It’s true that the Leaning Tower is the reason most people make a trip to Pisa. But there’s a lot more to it for those who stray beyond the grassy confines of Piazza dei Miracoli. The city may not have the magnificence of Florence or the perfectly maintained Medieval streets of Siena, but it does have friendly atmosphere, lovely river walks, and some pretty lavish architecture. Take a walk with us and find out.

One day in Pisa – The Leaning Tower and all the highlights

From Piazza dei Miracoli walk along Via S.Maria and turn into Via dei Mille. Here you enter the splendid Piazza dei Cavalieri, a striking space largely designed and decorated by Vasari during Cosimo I de Medici’s rule.

Piazza dei Cavalieri and the Order of Saint Stephen

If Piazza dei Miracoli bears witness to the grandeur of Pisa at the height of its maritime power, Piazza dei Cavalieri is the symbol of the Medici rule over Pisa. The square is the political and intellectual heart of the city, acquired by Cosimo I after he became Gran Duke of Tuscany. Pisa had been overcome by 1404 and the Medici wanted to keep an eye on the city and make use of its ports and naval prowess.

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Church of Cavalieri di Santo Spirito

In 1561, the Order of Saint Stephen was founded by Cosimo I with the approval of the Pope. A religious military order, its purpose was to halt the increasing influence of the Ottoman Turks in the Mediterranean, eventually taking part in famous Battle of Lepanto in 1571. The Church of Cavalieri di Santo Stefano contains Ottoman banners won during the naval battles and historic pieces of ships. The beautifully decorated Palazzo della Carovana today hosts the prestigious Normale University.

From here go back to via Santa Maria and visit the Church of San Nicola – with the unusual bell tower that leans as well. If you look closely you’ll see the Fibonacci sequence designed in geometry on the facade, or take via San Frediano that will lead you directly to the river Arno.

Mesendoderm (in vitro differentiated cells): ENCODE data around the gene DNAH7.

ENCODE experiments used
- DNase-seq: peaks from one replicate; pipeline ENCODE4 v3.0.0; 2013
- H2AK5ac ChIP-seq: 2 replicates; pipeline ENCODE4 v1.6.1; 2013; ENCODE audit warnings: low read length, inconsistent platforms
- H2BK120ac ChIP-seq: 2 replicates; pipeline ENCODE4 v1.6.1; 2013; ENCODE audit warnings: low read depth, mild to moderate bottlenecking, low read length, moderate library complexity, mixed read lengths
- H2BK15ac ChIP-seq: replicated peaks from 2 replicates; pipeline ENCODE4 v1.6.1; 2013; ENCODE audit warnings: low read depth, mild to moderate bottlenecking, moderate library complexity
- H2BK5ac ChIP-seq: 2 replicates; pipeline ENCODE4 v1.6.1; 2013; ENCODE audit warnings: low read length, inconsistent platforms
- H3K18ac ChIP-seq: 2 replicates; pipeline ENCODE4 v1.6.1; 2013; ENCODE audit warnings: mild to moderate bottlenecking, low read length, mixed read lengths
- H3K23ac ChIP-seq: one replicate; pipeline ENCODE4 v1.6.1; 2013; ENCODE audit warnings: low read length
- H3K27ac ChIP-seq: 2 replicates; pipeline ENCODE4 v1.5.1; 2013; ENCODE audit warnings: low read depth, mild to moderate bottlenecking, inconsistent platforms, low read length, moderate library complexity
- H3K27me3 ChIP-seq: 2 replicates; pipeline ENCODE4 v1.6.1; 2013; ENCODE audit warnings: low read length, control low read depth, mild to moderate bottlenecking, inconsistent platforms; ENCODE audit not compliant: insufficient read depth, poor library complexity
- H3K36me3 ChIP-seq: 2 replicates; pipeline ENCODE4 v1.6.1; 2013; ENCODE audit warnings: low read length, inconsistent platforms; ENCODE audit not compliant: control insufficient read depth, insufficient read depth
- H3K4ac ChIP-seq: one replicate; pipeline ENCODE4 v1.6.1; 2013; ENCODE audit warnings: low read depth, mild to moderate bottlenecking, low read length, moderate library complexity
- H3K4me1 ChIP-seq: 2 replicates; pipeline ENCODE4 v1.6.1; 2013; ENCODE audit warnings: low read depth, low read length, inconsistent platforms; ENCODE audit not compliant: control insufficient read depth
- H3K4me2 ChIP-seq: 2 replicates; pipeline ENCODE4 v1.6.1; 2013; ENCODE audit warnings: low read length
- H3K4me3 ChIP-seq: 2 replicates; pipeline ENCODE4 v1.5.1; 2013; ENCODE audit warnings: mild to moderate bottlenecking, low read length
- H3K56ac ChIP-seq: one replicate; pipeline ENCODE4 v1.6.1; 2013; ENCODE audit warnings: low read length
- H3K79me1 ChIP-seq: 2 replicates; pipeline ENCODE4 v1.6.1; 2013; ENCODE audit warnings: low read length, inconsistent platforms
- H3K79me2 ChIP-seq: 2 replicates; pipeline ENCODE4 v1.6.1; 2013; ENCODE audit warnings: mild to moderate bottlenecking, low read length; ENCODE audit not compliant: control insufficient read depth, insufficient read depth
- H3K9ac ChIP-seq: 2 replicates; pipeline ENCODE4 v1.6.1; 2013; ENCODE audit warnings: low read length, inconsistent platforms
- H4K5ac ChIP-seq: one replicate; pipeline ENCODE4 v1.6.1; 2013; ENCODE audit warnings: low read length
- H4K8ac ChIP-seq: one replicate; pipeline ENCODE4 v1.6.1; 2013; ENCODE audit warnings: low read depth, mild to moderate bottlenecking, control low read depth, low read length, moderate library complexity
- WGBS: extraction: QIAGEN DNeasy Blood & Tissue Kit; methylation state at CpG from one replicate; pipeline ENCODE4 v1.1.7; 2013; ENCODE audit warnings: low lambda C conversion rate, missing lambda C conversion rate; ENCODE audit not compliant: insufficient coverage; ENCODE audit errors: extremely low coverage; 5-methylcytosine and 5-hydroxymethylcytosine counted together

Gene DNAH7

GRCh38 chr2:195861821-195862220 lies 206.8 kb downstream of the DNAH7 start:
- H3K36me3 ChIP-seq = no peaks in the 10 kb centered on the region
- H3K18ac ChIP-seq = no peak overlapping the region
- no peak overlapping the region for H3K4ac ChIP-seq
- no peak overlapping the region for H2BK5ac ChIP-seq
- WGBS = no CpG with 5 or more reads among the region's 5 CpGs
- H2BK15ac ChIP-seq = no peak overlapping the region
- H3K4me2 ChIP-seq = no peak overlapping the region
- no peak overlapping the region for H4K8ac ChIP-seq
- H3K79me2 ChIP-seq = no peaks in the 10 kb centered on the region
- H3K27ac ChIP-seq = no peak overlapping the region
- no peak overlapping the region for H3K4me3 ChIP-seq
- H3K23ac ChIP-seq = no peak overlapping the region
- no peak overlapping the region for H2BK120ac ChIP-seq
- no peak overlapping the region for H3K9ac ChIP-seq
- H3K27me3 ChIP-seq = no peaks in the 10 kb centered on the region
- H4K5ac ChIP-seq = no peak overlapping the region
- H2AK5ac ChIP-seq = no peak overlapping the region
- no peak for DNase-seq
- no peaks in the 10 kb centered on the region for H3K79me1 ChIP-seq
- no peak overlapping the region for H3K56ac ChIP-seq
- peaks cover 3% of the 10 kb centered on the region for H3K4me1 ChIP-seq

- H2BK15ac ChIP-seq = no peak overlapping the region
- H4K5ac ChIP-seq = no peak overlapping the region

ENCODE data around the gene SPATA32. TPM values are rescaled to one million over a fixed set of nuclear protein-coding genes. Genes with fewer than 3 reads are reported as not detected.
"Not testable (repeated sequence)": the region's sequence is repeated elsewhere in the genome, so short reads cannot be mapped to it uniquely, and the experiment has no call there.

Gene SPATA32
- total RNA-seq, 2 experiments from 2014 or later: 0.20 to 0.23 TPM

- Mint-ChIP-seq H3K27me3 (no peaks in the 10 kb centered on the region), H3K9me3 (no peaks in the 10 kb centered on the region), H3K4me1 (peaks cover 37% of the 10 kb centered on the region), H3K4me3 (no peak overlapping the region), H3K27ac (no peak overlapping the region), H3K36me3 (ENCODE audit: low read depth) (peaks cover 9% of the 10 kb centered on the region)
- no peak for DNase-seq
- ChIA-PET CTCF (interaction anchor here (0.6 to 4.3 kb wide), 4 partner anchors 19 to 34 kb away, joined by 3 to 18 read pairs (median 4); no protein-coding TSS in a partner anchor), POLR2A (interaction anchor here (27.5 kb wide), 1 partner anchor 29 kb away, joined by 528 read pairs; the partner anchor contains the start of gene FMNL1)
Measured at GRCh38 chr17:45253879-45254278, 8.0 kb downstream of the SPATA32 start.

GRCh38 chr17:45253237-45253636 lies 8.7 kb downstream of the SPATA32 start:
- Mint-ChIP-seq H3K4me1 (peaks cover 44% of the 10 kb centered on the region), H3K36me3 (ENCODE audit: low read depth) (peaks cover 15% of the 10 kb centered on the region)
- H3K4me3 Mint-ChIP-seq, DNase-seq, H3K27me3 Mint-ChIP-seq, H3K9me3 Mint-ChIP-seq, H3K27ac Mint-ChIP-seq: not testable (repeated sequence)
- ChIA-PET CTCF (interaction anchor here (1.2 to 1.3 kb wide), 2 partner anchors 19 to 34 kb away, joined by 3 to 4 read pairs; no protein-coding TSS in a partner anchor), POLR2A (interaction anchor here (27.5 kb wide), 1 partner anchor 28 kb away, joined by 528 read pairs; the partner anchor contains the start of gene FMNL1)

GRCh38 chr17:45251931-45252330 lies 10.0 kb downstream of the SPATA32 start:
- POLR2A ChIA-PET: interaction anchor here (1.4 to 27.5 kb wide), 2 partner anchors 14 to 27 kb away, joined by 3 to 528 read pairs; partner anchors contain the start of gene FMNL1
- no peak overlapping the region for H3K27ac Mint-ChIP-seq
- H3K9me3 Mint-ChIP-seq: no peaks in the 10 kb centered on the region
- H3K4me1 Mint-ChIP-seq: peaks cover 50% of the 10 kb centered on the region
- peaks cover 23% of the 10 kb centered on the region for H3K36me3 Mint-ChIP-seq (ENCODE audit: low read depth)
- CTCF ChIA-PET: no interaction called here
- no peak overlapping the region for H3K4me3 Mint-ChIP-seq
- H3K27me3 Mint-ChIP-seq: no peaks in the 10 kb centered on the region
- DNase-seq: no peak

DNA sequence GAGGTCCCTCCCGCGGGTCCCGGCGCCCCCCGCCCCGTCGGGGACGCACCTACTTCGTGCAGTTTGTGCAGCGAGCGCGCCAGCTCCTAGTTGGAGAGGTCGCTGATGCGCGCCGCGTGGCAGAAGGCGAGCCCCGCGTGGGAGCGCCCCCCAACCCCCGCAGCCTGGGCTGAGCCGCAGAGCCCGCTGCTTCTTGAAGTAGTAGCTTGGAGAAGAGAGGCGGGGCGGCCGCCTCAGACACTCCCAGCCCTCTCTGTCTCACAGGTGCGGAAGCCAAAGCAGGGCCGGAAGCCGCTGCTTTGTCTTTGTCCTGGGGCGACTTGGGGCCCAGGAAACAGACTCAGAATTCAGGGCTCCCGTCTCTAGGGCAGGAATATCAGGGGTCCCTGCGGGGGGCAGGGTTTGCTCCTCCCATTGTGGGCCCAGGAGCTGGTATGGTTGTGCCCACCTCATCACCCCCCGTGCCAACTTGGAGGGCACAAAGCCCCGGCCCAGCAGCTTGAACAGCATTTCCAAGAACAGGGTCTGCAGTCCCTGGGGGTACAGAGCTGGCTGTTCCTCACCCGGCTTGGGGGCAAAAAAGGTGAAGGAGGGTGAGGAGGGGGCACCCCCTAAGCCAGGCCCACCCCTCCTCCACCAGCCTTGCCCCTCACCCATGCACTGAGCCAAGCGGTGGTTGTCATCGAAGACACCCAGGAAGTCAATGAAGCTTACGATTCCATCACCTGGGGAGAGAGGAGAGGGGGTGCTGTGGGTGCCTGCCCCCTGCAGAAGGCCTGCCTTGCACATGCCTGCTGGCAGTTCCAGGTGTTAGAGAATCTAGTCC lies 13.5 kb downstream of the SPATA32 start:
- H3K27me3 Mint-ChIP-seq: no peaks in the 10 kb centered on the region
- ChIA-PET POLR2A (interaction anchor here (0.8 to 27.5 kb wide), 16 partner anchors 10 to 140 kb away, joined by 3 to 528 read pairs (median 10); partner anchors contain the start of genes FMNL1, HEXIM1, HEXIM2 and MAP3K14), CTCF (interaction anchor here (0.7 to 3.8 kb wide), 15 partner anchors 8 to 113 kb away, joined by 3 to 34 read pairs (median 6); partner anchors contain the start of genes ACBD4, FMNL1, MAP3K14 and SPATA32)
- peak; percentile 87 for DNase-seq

Church of San Nicola, detail

Church of San Nicola, detail

Walk left along the Lungarno Mediceo and take in the view and the many coloured buildings. On the other side you’ll notice the elegant Palazzo Blu (Blue Palace), a place where exhibitions are often held. On this side, there’s a red brick Gothic palace with striking decorations and triforate windows. This is Palazzo Agostini, one of the oldest (14th century) and best preserved in Pisa. Visit the historic Caffè dell’Ussero while you’re here. Founded in 1794, it was a popular hangout for artists and intellectuals from the University of Pisa. Among the most famous of the frequent visitors were Montanelli, Abba, Panzacchi and Carducci.

 

pisa-centro-slide10When walking the streets of Pisa, remember to look up. This is where you’ll see the city’s real architectural detail, decorating building tops, windows and balconies.

Arriving at the bridge Ponte di Mezzo, at the centre of the city, you’ll find Borgo Stretto. This is a picturesque and atmospheric street full of shops and restaurants, and the site of the Church of San Michele in Borgo. Meanwhile on the other side there’s Corso Italia, another focal point of the city, filled with shops of all descriptions (but less atmospheric than Borgo Stretto). If you walk along Lungarno Gambacorti you’ll reach the Church of Santa Maria della Spina, and from here there are some lovely riverfront views.

Carry on walking along Lungarno Gambacorti (to the south) there’s the attractive, if dilapidated Church of San Paolo in Ripa d’Arno.

DID YOU KNOW?

The Leaning Tower isn’t the only ‘leaning’ edifice in Pisa. This is due to the terrain which is mostly made up of clay and water. If you look carefully you’ll see that the bell tower of the Church of San Nicola has begun to lean too.